Thromb Haemost 1969; 21(01): 273-286
DOI: 10.1055/s-0038-1653536
Originalarbeiten - Original Articles - Travaux Originaux
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The Immunoassay of Human Urokinase

Eugene D. Day
1  Departments of Microbiology and Immunology and of Surgery, Duke University Medical Center Durham, N.G., 27706 (USA)
,
Anne P. Ball
1  Departments of Microbiology and Immunology and of Surgery, Duke University Medical Center Durham, N.G., 27706 (USA)
,
D Jeffords
1  Departments of Microbiology and Immunology and of Surgery, Duke University Medical Center Durham, N.G., 27706 (USA)
,
W.T Woodard Jr.
1  Departments of Microbiology and Immunology and of Surgery, Duke University Medical Center Durham, N.G., 27706 (USA)
,
D Silver
1  Departments of Microbiology and Immunology and of Surgery, Duke University Medical Center Durham, N.G., 27706 (USA)
› Author Affiliations
Supported by Contract AT-(40-1)-3195 with the U.S. Atomic Energy Commission and Grant No. HE-08929 with the National Institutes of Health, USPHS.
Further Information

Publication History

Publication Date:
10 June 2018 (online)

Summary

Urokinase with an activity of 45,200 CTA nnits/mg was used in 0.4 mg amounts with Freund’s adjuvant to immunize four individual rabbits by two injections spaced 4 weeks apart. All antisera were titrated for inhibition of urokinase activation of plasminogen, for double diffusion in Agarose, and for immunoelectrophoresis. Against constant portions of 125I-labelled IgG from each antiserum, 131I-labelled urokinase was titrated by the quantitative precipitin technique. The results from these 4 methods of titration were compared and out of them the following conclusions were drawn :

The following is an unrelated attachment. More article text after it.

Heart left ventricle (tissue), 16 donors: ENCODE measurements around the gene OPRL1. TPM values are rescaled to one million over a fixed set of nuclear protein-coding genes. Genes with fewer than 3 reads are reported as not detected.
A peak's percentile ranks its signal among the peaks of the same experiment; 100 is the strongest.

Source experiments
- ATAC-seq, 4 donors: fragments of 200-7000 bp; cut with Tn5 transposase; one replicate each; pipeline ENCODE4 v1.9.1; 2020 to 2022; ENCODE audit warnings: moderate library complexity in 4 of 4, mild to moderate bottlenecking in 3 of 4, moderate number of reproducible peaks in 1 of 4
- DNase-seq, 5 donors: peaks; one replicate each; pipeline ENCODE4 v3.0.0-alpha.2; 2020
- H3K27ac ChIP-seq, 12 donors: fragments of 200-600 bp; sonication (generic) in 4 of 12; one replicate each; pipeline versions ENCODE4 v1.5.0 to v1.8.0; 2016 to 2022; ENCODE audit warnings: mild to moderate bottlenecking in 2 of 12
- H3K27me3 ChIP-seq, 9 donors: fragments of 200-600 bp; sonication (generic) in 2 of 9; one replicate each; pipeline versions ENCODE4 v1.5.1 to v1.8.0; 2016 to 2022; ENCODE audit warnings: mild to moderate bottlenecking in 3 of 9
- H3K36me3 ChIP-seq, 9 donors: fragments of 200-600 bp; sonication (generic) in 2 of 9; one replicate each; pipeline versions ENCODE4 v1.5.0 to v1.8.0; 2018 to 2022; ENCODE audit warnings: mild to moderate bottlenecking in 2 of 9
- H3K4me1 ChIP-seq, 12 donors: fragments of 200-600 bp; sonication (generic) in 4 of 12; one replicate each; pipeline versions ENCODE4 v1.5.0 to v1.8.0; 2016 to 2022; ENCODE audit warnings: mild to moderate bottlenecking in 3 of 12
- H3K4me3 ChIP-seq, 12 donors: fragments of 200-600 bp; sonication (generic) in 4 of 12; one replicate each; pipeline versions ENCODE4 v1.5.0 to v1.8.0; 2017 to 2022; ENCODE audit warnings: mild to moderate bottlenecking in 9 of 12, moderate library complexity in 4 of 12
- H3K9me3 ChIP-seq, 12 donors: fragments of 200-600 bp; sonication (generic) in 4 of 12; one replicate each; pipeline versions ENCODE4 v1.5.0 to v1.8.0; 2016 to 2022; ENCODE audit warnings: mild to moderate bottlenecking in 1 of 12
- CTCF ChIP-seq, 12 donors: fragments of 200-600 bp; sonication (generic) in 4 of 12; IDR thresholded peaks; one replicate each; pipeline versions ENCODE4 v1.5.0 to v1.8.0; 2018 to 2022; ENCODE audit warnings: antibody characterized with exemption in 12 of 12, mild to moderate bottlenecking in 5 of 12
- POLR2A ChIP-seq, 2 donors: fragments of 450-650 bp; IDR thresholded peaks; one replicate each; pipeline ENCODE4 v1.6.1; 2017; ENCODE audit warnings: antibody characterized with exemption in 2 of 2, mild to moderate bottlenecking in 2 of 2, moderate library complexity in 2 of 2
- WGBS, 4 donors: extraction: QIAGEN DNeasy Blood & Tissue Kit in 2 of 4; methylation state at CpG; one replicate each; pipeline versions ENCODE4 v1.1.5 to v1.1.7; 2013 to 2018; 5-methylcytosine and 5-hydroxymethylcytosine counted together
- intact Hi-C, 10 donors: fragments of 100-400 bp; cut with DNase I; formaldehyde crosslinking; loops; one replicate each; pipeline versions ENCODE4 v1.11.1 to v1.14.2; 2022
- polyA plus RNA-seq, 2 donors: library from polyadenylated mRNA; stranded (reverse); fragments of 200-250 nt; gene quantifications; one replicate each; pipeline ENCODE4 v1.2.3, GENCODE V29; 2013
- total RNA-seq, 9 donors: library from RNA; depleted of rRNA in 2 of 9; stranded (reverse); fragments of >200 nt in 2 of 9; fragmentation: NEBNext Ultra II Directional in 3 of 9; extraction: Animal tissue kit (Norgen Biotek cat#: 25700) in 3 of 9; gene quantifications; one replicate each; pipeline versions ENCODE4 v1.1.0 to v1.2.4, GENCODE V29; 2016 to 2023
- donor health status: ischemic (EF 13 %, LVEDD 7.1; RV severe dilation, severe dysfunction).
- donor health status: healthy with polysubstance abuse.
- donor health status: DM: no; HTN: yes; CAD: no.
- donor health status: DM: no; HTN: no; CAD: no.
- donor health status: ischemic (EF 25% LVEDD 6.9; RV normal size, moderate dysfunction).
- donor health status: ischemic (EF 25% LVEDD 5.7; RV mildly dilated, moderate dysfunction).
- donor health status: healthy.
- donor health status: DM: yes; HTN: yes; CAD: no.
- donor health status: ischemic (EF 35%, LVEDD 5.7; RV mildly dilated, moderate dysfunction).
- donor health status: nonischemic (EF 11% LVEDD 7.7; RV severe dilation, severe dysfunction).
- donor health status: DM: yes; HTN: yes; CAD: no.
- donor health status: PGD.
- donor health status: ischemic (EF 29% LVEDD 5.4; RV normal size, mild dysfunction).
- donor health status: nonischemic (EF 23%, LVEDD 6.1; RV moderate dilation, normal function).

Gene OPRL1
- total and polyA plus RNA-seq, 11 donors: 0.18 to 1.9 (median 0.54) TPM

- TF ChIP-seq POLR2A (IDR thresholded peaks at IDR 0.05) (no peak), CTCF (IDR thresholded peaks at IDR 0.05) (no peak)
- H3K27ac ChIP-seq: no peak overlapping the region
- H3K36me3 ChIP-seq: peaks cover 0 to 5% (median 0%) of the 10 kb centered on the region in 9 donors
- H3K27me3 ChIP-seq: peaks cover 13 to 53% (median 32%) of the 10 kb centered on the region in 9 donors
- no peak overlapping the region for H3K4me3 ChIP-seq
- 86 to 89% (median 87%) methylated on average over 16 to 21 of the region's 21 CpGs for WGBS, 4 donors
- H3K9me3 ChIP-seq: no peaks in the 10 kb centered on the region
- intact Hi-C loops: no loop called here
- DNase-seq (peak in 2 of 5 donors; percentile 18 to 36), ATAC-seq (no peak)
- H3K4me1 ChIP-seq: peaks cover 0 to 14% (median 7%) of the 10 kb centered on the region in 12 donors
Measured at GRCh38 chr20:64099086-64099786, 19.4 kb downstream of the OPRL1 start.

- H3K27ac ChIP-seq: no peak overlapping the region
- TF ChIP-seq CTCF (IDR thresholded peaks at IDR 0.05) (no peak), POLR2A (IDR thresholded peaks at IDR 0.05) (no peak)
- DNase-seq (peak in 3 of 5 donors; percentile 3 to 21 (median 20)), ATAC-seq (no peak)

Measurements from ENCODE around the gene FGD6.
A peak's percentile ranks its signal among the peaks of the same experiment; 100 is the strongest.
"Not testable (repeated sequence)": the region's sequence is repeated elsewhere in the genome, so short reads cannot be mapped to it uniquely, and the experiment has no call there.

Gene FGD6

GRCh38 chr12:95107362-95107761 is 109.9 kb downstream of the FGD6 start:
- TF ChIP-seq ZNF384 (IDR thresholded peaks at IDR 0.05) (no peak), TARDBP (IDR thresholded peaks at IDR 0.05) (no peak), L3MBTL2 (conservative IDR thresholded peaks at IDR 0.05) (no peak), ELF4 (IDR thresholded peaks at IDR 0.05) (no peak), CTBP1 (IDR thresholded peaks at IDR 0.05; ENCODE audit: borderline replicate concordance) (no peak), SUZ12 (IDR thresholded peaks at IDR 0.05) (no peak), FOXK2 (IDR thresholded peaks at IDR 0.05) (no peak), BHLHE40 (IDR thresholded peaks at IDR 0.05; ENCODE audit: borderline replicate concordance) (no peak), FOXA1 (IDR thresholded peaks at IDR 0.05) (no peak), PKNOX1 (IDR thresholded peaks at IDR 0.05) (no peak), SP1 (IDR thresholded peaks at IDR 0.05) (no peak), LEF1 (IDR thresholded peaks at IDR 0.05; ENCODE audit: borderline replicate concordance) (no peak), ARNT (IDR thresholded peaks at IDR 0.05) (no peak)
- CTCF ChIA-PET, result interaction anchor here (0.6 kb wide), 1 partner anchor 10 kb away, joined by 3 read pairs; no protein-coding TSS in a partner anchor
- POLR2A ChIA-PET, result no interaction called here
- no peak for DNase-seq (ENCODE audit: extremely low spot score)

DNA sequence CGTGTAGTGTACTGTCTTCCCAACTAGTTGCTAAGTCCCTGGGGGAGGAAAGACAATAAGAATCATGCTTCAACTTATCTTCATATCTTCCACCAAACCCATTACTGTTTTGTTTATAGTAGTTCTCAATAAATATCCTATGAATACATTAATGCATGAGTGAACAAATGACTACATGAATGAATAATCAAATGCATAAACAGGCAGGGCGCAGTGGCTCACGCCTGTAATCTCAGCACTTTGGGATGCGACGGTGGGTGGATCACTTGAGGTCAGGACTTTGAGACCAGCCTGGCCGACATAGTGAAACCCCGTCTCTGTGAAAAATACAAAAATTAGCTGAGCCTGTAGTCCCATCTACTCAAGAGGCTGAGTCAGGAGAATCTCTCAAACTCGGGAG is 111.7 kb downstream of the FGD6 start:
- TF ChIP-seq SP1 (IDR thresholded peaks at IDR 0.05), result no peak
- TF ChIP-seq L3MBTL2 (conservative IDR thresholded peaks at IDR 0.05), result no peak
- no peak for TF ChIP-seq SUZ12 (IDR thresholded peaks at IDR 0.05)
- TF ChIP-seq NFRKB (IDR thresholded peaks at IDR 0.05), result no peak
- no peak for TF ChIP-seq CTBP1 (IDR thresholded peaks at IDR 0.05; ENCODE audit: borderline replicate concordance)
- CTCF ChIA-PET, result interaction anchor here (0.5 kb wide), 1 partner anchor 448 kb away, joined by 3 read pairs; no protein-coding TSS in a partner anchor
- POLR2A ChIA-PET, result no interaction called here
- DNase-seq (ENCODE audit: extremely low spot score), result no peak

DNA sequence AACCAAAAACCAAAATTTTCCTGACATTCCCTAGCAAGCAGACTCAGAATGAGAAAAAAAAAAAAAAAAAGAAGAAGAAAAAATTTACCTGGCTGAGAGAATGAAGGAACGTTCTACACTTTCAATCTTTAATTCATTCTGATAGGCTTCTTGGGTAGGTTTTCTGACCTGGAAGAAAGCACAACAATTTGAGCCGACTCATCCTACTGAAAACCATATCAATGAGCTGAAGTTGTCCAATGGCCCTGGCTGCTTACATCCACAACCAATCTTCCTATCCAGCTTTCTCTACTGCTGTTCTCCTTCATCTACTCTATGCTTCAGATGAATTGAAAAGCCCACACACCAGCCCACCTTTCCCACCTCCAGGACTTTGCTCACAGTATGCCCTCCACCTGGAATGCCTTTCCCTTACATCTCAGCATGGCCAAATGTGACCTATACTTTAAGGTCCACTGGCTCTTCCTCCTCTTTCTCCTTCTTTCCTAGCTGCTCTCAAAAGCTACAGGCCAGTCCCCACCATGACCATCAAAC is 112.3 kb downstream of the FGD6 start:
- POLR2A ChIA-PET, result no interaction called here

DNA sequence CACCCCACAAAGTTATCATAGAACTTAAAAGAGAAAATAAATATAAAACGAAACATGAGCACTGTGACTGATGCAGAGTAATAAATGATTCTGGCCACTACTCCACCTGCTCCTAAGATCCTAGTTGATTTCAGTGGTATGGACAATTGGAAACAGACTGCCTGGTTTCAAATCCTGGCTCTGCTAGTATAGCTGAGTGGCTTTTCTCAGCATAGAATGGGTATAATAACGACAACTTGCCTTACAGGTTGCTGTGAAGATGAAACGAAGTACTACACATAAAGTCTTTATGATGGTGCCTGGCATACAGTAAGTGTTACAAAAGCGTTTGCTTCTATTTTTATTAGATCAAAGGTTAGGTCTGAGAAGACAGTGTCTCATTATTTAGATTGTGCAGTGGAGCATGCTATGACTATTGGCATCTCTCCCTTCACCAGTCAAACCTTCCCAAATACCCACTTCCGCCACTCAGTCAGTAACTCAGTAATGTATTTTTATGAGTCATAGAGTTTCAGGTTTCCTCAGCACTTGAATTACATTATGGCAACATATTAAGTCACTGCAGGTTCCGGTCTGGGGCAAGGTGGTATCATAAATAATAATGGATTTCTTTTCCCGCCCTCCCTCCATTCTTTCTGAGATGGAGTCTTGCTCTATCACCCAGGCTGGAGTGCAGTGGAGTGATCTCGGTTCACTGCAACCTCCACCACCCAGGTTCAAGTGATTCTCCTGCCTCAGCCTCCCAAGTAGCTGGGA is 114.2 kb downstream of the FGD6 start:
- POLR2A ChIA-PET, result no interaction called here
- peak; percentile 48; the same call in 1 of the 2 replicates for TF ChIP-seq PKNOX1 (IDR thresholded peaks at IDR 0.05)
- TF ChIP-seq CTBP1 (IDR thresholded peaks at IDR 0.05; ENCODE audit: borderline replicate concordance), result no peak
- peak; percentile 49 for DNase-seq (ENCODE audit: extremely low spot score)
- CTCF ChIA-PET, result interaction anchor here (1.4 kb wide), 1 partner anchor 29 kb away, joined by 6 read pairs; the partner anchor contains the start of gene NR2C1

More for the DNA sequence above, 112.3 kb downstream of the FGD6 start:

1. There were 3 main immunogens in the urokinase preparations, one inactive as an activator, one with questionable activity, and one definitely and strongly active as a urokinase. The first two comprised less than 5% of the total antigen mixture; the active third component was more than 20% of the total. About 75% of the total protein was non-precipitable with antibody and was inactive as an activator. One inactive immunogen, I, was a fast β-protein in immunoelectrophoresis at pH 8.2, ionic strength 0.05: the questionably active immunogen, II, was a γ-protein; the active third component, III, was a slow β-protein whose specific activity was estimated to be 230,000 CTA units/mg protein.

2. Antibodies against I and II were in considerably higher titer than the ones to III and their equivalence points were reached at much higher concentrations of added urokinase preparation. A single precipitin line instead of 3 could be obtained by the use of very dilute antisera, but the line was due to the inactive I, not the slow active β-protein, III, nor the questionably active γ-protein, II.

3. All 4 antisera were 100% inhibitory of plasminogen activation activity at the equivalence point of III, but were not inhibitory at the equivalence points of I and II.

4. Urokinase when added to normal human serum could be visualized as easily in double diffusion as when tested in buffer alone.